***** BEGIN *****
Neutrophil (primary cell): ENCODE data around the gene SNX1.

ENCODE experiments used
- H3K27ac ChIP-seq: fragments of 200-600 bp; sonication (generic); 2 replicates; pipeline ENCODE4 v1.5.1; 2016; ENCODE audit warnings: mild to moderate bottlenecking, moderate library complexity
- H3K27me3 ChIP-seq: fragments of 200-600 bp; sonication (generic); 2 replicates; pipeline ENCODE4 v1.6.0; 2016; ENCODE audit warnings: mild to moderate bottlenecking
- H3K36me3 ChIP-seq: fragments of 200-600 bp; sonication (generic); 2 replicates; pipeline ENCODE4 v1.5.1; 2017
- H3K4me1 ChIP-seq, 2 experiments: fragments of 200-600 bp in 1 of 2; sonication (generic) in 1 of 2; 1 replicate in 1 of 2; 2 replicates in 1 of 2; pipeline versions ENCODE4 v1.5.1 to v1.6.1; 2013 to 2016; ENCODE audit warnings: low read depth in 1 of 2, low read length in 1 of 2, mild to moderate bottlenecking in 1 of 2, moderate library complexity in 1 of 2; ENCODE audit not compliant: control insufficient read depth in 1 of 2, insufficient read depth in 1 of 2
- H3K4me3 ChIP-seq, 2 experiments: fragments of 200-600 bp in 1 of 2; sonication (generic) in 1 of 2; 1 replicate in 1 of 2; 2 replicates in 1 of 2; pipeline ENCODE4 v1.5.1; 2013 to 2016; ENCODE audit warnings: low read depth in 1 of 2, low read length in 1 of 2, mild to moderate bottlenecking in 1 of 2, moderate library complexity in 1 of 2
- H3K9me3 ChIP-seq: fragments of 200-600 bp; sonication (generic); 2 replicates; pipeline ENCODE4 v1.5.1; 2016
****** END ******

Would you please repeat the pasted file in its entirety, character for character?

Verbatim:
Neutrophil (primary cell): ENCODE data around the gene SNX1.

ENCODE experiments used
- H3K27ac ChIP-seq: fragments of 200-600 bp; sonication (generic); 2 replicates; pipeline ENCODE4 v1.5.1; 2016; ENCODE audit warnings: mild to moderate bottlenecking, moderate library complexity
- H3K27me3 ChIP-seq: fragments of 200-600 bp; sonication (generic); 2 replicates; pipeline ENCODE4 v1.6.0; 2016; ENCODE audit warnings: mild to moderate bottlenecking
- H3K36me3 ChIP-seq: fragments of 200-600 bp; sonication (generic); 2 replicates; pipeline ENCODE4 v1.5.1; 2017
- H3K4me1 ChIP-seq, 2 experiments: fragments of 200-600 bp in 1 of 2; sonication (generic) in 1 of 2; 1 replicate in 1 of 2; 2 replicates in 1 of 2; pipeline versions ENCODE4 v1.5.1 to v1.6.1; 2013 to 2016; ENCODE audit warnings: low read depth in 1 of 2, low read length in 1 of 2, mild to moderate bottlenecking in 1 of 2, moderate library complexity in 1 of 2; ENCODE audit not compliant: control insufficient read depth in 1 of 2, insufficient read depth in 1 of 2
- H3K4me3 ChIP-seq, 2 experiments: fragments of 200-600 bp in 1 of 2; sonication (generic) in 1 of 2; 1 replicate in 1 of 2; 2 replicates in 1 of 2; pipeline ENCODE4 v1.5.1; 2013 to 2016; ENCODE audit warnings: low read depth in 1 of 2, low read length in 1 of 2, mild to moderate bottlenecking in 1 of 2, moderate library complexity in 1 of 2
- H3K9me3 ChIP-seq: fragments of 200-600 bp; sonication (generic); 2 replicates; pipeline ENCODE4 v1.5.1; 2016